What a privilege to belong to such a caring congregation! While all of the bullet points could be subsumed under the first heading of a ‘God-centred vision’, an important focus in the church is on in-reach, in spiritual and practical encouragement of the church family (the second bullet point). The expository preaching is one means of making us caring and concerned for the needs of others. So many have said to me how much they have been encouraged by kind words and by practical support from members during times of difficulty. The Kirk Session recognises, however, that we still have a way to go, as is indicated by the note in this issue of the Congregational Record from Garry Osbourne, who with Mary Bonham, leads our pastoral team. One concern is that we have a truly integrated church crossing the generational divide. This requires mutual tolerance and understanding. Older members have said how much they have been encouraged by kind words and interest from younger members. And vice versa!
One of the hallmarks of the early church was the love of the believers for one another. One of the ways in which this is shown is in intercessory prayer, whether in our church meetings or in our homes and other gatherings. How encouraging it is when someone says that they are praying for us! What a challenge, too, to reassess our own prayer diaries!
The last two bullet points can be encapsulated in what has become these days the all-embracing, modish term, ‘missional’. A church which is not concerned with reaching out to the lost is unhealthy. Gordon Jenkins in his article on the latter part of the 19th-century Church of Scotland (which will be published in a book charting the History of Sandyford some time hence with, it is hoped, an article delineating the vision of the next minister, whoever that may be) traced the decline in the Church of Scotland to an inward focus, to the Church forgetting its essential mission to the world around and beyond it. Before we become judgmental let us remember how easy it is for us to slip into a self-regarding mode and to forget those without Christ and without hope in the world. God has changed the demographic landscape around us and has invited us to be partners with him in kingdom-extending. It is great to have John and Louise devising plans for implementing this vision of outreach. And a big thank-you to all who are supporting them in the various teams and by offering hospitality.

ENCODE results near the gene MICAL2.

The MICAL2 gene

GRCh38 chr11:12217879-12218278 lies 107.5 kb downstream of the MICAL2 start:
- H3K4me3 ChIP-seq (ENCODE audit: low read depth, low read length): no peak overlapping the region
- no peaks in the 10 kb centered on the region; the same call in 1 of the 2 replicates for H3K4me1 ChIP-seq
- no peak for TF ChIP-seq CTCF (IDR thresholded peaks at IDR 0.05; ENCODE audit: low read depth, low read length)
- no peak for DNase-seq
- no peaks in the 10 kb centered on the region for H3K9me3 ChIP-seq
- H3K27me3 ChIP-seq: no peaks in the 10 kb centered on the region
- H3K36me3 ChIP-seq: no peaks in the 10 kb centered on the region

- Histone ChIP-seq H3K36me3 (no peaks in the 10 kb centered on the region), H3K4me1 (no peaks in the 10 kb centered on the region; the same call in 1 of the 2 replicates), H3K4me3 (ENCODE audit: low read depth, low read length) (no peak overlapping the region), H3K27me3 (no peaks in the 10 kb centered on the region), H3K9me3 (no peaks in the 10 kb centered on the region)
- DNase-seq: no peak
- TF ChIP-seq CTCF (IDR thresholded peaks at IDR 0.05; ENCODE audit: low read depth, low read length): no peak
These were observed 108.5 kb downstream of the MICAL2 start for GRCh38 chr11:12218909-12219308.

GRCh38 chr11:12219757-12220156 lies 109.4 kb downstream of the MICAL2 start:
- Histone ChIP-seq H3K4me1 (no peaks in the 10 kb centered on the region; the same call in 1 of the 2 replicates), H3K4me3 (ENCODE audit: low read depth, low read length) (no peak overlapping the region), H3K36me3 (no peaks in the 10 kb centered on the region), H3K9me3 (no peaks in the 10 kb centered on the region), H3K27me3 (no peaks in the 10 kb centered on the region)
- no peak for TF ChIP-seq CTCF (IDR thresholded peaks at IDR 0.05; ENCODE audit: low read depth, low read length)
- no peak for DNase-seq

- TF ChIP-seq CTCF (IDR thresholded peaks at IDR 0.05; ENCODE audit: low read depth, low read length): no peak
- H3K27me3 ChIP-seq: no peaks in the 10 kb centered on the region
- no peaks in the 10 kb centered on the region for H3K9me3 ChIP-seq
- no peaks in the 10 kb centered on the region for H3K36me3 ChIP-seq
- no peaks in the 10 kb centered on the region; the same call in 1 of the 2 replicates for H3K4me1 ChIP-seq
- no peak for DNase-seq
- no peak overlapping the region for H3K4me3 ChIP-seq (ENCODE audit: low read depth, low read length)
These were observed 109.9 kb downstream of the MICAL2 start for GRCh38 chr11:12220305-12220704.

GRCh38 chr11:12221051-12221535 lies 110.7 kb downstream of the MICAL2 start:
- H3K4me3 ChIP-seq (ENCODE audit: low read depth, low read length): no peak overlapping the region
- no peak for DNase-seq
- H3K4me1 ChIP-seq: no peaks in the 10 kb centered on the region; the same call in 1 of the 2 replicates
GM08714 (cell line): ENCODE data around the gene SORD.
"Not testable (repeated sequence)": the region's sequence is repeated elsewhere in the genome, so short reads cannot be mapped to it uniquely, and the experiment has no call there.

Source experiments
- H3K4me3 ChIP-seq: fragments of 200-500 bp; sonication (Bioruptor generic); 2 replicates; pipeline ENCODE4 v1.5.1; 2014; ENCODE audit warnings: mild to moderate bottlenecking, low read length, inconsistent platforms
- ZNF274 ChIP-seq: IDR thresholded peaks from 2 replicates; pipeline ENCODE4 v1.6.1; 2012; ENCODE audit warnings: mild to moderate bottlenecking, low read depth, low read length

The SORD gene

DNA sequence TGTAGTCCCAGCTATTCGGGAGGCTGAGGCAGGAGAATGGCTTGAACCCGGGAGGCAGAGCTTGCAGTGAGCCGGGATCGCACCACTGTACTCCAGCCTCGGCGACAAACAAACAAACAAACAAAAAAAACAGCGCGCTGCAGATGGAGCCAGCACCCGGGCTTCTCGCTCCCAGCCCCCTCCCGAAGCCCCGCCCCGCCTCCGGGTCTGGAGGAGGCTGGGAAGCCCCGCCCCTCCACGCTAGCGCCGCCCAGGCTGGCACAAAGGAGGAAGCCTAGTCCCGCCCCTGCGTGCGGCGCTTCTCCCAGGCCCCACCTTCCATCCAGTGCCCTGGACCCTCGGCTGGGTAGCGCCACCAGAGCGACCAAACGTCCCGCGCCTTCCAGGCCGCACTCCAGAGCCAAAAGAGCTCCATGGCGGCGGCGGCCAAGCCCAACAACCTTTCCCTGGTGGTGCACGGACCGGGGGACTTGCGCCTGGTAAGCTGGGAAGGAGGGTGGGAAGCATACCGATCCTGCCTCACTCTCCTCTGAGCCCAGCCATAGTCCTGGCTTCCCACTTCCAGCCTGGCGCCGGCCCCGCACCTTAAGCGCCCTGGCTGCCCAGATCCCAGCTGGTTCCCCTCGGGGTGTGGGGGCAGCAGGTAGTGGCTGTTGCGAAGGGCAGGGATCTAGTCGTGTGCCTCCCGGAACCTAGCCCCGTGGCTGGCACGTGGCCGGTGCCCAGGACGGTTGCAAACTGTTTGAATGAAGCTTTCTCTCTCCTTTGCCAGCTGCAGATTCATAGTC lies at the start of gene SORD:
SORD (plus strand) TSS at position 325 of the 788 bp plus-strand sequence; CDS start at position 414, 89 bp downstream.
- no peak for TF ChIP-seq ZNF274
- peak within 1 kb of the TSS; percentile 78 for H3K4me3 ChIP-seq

However, a growing church will also be a sending church. It is encouraging that in the last year there are 2 members offering themselves as candidates for the Church of Scotland ministry, another for the Irish Presbyterian Church, and Douglas now taking up his work in his new appointment with Friends International (see pp. 14-17). Encouraging, too, to associate with all our missionaries abroad and to support them as they renew their vision for the diverse fields they are working in. Nevertheless, the fields, here and abroad, ‘are white unto harvest’, yearning for more ‘labourers’.
Our vision to serve our world (the fourth bullet point) brings together so many areas of church life, from the concern with regard to poverty and human tragedy through our close association with Tear Fund, the attempts to improve the social condition of some who come to the Drop-in, the Marriage courses, the engagement with various organisations seeking to improve the moral climate of the Nation. And, of course, as indicated in the third bullet point, through the indirect revolution brought about by the proclamation of the gospel, which issues in social and moral change as men and women, boys and girls see a better way.
Supporting all four aspects of our vision is prayer, either explicitly in bullet point two, or implicitly in the other three. It is our prayer life, corporate and individual, which will prepare us: to worship in spirit and in truth on Sundays and to live for Christ during the week; to engage with the needs of those in the fellowship and beyond; to draw in people to hear the gospel; and to help influence the world for Christ.
In this letter we have been asking what is Sandyford’s vision of God. It is, however, a collective vision, achievable if all its members buy into it.
There is a sense in which God gives us what we ask for. If we ask for little, we cannot expect much in return. If we ask for much, and put our life where our mouth is, God will surely honour that request. Set against the salutary warning from Proverbs at the head of this letter, let us take heart from a shoemaker from Northampton, Thomas Carey, who made such an impact for Christ in India, with a vision for that people encapsulated in his much-cited exhortation:
Expect great things from God; attempt great things for God.
With so much to encourage us let our vision for God be ambitious in the year ahead.
With very best wishes
Noël Peacock, Session ClerkView All Letters